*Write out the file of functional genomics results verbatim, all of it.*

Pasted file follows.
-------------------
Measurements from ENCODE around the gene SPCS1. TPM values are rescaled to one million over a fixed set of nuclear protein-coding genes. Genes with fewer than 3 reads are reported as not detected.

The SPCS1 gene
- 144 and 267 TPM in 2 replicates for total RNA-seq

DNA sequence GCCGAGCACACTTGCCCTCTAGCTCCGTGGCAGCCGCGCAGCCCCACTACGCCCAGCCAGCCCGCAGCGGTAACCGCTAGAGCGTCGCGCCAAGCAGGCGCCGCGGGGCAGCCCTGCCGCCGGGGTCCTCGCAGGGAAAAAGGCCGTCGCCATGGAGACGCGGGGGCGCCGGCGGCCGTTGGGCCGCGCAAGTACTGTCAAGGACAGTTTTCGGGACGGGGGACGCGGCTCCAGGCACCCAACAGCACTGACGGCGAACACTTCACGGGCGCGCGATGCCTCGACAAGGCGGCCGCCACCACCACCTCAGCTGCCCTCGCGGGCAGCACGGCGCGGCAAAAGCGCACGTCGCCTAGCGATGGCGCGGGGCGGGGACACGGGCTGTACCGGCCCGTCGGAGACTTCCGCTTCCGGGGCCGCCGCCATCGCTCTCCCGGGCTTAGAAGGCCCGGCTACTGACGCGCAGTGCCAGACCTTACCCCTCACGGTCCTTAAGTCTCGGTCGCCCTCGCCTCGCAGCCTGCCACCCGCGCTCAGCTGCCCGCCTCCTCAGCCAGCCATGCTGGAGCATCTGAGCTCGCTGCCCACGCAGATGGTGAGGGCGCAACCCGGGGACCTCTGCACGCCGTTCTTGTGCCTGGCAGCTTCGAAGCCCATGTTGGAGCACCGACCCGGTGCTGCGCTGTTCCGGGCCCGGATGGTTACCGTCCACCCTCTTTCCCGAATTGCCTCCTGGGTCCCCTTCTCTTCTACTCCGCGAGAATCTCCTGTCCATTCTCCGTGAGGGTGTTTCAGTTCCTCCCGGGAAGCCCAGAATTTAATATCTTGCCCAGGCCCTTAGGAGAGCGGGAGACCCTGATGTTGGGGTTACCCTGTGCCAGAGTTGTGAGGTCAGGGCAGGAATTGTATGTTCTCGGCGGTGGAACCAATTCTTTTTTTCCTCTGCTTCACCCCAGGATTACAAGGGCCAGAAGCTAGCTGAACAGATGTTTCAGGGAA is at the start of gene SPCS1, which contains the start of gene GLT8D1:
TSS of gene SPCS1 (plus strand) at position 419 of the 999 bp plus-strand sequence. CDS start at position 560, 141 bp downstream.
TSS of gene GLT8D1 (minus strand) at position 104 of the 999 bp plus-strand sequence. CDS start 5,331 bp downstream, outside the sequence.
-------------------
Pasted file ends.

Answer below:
Measurements from ENCODE around the gene SPCS1. TPM values are rescaled to one million over a fixed set of nuclear protein-coding genes. Genes with fewer than 3 reads are reported as not detected.

The SPCS1 gene
- 144 and 267 TPM in 2 replicates for total RNA-seq

DNA sequence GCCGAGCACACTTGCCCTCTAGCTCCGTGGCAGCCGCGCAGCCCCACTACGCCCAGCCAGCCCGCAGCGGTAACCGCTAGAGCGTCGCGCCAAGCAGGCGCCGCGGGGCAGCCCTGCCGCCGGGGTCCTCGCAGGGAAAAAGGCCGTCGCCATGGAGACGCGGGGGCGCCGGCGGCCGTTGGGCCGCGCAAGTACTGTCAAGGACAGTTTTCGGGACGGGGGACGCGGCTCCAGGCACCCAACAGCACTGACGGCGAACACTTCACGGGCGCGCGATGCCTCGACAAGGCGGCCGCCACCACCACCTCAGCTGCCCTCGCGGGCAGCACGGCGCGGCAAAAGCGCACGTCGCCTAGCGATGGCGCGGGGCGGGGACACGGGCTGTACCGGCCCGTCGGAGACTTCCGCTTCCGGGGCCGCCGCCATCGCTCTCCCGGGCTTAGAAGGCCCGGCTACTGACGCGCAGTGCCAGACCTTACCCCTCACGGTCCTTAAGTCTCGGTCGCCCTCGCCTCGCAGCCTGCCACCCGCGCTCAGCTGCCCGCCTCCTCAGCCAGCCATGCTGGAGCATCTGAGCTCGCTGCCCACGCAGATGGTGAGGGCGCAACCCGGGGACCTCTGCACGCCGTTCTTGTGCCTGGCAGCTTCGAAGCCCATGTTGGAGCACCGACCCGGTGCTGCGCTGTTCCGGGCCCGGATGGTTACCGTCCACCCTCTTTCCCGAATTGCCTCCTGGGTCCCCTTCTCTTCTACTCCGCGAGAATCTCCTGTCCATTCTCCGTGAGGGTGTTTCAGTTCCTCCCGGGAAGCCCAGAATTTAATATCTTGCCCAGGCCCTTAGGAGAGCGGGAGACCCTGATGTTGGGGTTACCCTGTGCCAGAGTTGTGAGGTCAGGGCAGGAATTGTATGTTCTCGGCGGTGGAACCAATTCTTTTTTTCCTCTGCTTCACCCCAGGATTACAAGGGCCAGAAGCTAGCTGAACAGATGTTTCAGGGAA is at the start of gene SPCS1, which contains the start of gene GLT8D1:
TSS of gene SPCS1 (plus strand) at position 419 of the 999 bp plus-strand sequence. CDS start at position 560, 141 bp downstream.
TSS of gene GLT8D1 (minus strand) at position 104 of the 999 bp plus-strand sequence. CDS start 5,331 bp downstream, outside the sequence.